The Great Climate Robbery is a devastating and well-documented account of how the food industry is both driving climate change and damaging the chances of the world feeding itself as the human population continues to grow.

Although it is a call to action to defend small farmers, who still produce most of the world’s food, a large part of the book is a detailed account of the unrelenting and largely successful campaign by big companies to take over the world’s food supply and exploit it for profit.

The authors pull no punches and name the villains. This account submits the farming industry to the kind of scrutiny that the oil companies have received to expose their repeated efforts to undermine action to combat climate change.

Chapter headings like ‘The Exxons of Agriculture’ describe the successful efforts that big fertiliser companies have made to become involved in climate talks and prevent actions that might damage their business.

The result of the march of industrial agriculture is that the whole food chain is now a heavy emitter of greenhouse gases. According to this book, the rise of palm oil plantations for processed food, and the overuse of fertilisers, together with the many miles produce travels to get to our plates, produce about 50% of all human greenhouse gas emissions. This is a bold claim, but it is not without a remarkable body of evidence. Every chapter has a long list of footnotes citing scientific papers and UN reports.

Although the industrial methods on the farm only produce between 11% and 15% of emissions, the book examines the whole food business, starting with deforestation to convert to farmland, and continuing with transport, food-processing factories, the freezing and retail industries, and discarded food waste.

The solution to the problem, the authors say, is to wrest control from big companies and hand it back to local farmers. Here again the statistics are telling. Over the past fifty years, 140 million hectares – an area the equivalent of almost all the farms in India – has been taken over by four crops grown predominantly on large industrial plantations: soybean, palm oil, rapeseed and sugar cane.

Small farms, meanwhile, have been squeezed into less than a quarter of the world’s agricultural land, but they continue to produce most of the world’s food. According to the UN’s Food and Agriculture Organization, they produce 80% of food in non-industrialised countries. The great advantage of small farms, apart from producing more food from a smaller area, is that they supply local markets with fresh rather than processed products, and less is wasted.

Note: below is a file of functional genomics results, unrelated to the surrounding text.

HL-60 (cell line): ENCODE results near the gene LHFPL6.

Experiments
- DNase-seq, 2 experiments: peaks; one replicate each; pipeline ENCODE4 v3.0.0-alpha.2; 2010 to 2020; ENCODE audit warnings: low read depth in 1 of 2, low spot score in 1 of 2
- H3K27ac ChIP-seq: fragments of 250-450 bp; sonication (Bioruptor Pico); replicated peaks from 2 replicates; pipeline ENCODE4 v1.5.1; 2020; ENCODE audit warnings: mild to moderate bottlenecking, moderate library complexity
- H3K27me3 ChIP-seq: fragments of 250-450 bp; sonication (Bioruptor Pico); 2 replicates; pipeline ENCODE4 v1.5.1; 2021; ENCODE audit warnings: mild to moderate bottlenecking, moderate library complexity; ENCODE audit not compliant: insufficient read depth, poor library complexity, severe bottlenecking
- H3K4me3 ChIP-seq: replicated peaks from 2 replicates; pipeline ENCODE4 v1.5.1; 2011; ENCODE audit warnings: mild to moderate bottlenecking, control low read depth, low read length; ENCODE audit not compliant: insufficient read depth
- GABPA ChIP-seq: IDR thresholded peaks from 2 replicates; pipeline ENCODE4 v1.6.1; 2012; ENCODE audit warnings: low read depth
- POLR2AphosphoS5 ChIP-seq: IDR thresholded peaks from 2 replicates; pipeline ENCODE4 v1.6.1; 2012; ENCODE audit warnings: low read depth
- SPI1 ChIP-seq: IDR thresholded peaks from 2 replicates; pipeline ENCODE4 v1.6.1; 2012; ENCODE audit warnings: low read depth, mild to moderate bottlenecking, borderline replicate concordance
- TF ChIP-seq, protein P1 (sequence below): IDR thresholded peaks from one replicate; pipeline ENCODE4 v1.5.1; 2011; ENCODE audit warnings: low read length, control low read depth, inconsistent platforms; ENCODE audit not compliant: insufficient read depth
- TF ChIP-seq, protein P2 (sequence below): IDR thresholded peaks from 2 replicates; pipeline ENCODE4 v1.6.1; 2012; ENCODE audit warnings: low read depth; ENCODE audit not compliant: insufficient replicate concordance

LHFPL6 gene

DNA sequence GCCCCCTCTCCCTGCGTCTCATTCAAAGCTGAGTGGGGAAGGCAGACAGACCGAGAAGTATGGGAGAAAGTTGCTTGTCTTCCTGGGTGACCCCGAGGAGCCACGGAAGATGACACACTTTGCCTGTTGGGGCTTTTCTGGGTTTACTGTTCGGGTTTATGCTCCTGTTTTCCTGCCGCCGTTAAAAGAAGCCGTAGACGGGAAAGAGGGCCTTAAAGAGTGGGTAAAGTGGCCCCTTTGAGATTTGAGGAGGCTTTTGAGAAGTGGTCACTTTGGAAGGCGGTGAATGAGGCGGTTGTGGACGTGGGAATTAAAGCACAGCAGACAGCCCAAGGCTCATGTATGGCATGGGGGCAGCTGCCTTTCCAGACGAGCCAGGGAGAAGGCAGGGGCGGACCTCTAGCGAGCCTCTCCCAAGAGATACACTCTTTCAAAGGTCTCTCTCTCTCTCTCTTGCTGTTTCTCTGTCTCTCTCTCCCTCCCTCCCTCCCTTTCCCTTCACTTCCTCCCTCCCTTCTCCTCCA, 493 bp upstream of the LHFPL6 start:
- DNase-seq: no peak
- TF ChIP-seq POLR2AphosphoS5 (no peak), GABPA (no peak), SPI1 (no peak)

GRAIN, the organisation that produced this book, describes itself as “a small international non-profit organisation that works to support small farmers and social movements in their struggles for community-controlled and biodiversity-based food systems”. Its role is to try to save the farmers of Africa and Asia from land grabs by corporations and governments. This is not just for the sake of the farmers who lose their homes and livelihoods as a result, but for the benefit of the whole planet. The message, supported by copious evidence, is that small farms are far more productive than industrial agriculture, and that if we lose this output the world will go hungry.

It is a convincing argument and a very disturbing one, not least because the United Nations Climate Agreements on agriculture appear to have been hijacked by the farming industry to allowed the continued use of vast quantities of fertiliser and industrial methods that ruin the quality of the soil.

Even traditions like saving seeds for the next year’s crop, which preserves varieties suitable for local conditions, are under attack from multinationals who want to control all seed production. The book predicts that without the expert input and productive capacity of small farmers food shortages will cause serious unrest.

One disturbing thought not mentioned by GRAIN: Europe and America have almost entirely lost small farmers and their expertise already. Our most productive land has largely been taken over by the monoculture of big agriculture that has already destroyed much of the diversity of the surrounding environment. How will we feed ourselves when there is no surplus food to import? Sobering stuff.

Paul Brown is a former environment and agricultural correspondent for the Guardian and is a co-editor of the Climate News Network.